Perhaps the original score with the most influence on the overall film is that of Nicholas Britell’s work on If Beale Street Could Talk, the melancholic strings working to establish a dark and down-trodden tone for the film’s protagonists and then picking us up to acknowledge the light of love within their darkness, the film’s visuals almost dancing in tune to the changes in the score. Britell’s work became the heartbeat of If Beale Street Could Talk, one of the most poetic offerings from American cinema in years, and thus earns its way onto this list and the official Oscars nominees list.

3. Ludwig Goransson (Black Panther)
Oscar Nomination? – Yes.

Mixing traditional African songs and sounds with the harsh and deep drums of modern American hip-hop made for one of the most re-playable scores in all of cinema in 2018, the work Goransson offered coming to expand the reach of traditional scores into a place more accessible for fans of different types of music through its monumentally epic sound and delivery. Every solo track from the score is fantastically representative of the moments, characters and places it represents, making it an all-time great superhero score and a certified top contender for the 2019 Oscar.

4. Jonny Greenwood (You Were Never Really Here)
Oscar Nomination? – No.

Arguably the least conventional of the five suggestions in this list is Jonny Greenwood’s score for Lynne Ramsay’s Joaquin Pheonix starring thriller You Were Never Really Here. Greenwood, who has composed most of the scores for Paul Thomas Anderson movies (including the most recently released Phantom Thread), mixed tangibly horrifying moments into his music that reasserted the tragedy of the protagonist’s actions and those he was confronting, the almost barraging impact of sounds in the film’s lighter moments serving as a reminder of the noises in the character’s head and the unusual perception of violence we were being presented with. How the Oscars missed out on this one (and You Were Never Really Here as a whole) in 2019, is anyone’s guess.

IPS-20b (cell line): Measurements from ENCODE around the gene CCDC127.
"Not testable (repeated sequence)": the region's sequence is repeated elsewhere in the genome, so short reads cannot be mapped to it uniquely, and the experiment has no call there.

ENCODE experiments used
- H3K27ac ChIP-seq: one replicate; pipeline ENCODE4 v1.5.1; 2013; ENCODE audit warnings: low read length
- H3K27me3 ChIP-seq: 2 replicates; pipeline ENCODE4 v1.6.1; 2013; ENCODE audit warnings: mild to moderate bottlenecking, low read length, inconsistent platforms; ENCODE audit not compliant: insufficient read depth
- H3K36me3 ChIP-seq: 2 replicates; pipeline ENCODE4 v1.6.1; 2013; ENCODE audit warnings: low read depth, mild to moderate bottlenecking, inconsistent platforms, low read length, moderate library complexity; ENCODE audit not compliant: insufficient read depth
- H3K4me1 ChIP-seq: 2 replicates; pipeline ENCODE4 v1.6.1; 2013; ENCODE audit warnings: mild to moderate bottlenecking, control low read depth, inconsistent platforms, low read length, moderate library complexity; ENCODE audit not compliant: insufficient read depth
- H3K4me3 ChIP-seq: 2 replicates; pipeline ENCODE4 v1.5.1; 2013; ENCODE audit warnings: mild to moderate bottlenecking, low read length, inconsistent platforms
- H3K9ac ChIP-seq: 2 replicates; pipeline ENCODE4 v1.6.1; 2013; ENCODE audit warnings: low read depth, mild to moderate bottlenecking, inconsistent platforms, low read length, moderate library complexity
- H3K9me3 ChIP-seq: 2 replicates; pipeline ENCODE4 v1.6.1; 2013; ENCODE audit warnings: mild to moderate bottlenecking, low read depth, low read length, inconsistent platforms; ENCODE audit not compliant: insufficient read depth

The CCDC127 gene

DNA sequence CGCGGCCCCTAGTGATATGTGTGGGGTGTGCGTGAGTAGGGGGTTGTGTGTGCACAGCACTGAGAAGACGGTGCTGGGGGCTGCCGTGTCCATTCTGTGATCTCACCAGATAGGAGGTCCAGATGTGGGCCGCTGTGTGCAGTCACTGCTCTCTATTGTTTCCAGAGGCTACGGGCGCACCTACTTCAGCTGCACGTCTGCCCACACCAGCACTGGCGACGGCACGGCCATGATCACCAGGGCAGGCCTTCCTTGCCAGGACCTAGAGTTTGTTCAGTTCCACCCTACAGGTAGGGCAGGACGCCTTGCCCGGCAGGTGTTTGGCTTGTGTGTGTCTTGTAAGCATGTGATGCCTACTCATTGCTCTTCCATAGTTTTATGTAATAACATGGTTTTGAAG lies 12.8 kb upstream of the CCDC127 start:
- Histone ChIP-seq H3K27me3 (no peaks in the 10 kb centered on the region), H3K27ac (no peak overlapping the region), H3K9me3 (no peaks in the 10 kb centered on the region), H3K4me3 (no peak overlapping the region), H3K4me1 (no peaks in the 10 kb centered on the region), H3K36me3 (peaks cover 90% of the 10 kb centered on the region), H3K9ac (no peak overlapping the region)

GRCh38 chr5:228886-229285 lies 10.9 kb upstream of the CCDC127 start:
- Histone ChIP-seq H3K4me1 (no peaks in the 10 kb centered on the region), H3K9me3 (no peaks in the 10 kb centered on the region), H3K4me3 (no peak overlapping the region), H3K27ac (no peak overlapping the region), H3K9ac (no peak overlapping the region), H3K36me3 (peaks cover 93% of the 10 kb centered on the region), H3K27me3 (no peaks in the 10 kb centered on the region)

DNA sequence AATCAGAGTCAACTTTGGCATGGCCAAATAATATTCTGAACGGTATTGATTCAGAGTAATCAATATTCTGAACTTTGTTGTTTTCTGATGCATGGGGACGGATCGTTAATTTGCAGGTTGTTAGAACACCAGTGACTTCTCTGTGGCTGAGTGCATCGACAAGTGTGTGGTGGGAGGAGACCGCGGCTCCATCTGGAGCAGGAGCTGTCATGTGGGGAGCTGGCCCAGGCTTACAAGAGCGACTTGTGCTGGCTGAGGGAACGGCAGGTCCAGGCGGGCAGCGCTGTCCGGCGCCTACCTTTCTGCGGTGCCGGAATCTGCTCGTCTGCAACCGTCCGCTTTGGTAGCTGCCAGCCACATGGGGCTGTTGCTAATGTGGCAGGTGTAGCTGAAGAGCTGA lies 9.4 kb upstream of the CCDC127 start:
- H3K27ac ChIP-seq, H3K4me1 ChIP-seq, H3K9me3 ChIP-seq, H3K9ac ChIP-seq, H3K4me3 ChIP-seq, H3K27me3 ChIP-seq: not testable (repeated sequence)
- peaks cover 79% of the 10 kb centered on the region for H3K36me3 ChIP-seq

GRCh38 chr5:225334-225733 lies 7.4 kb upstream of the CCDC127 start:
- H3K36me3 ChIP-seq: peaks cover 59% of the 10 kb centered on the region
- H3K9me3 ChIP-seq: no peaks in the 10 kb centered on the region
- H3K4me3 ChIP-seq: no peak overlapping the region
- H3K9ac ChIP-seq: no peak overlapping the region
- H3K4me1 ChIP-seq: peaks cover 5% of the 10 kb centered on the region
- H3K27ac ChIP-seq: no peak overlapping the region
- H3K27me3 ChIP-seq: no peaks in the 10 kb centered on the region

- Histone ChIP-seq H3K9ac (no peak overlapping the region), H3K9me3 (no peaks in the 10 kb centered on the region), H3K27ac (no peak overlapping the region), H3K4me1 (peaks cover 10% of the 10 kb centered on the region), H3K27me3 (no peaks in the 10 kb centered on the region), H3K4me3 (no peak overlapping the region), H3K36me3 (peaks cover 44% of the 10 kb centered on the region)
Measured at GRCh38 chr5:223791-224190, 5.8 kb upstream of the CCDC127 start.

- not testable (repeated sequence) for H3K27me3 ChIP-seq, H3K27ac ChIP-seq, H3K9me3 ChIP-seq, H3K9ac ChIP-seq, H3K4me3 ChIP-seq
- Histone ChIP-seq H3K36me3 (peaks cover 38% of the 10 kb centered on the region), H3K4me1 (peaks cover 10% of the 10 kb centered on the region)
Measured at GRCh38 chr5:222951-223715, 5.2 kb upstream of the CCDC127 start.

5. Justin Hurwitz (First Man)
Oscar Nomination? – No.

The winner of the Golden Globe for this award but nowhere to be seen on the list of nominees for the Oscars, Justin Hurwitz’s work on the score for First Man seems like the most blatantly obvious exclusion from this year’s most glitzy party. The sound created by Hurwitz acted as if the music to which the entirety of space travel danced, taking notes from the work of those featured in 2001: A Space Odyssey to create something that felt truly monumental. As much as any other score in this list or nominated by the academy itself, Hurwitz’s work came to be one of the defining elements of the picture it was featured on and seemed to be a front-runner for the award ahead of the nominees announcement. There is an incredible field of composers working at the height of their powers right now and not everyone can be nominated, but there’s no doubting that Hurwitz’s is certainly one of the most moving and memorable of the bunch.

Honourable Mentions: Alexandre Desplat (Isle of Dogs), Matthew Herbert (Disobedience), Johann Johannsson (Mandy), Anne Nikitin (American Animals), Marc Shaiman (Mary Poppins Returns), Hans Zimmer (Widows).

Missing Out: Alexandre Desplat (Isle of Dogs), Marc Shaiman (Mary Poppins Returns).

Click the next page for Supporting Actor/Actress suggestions!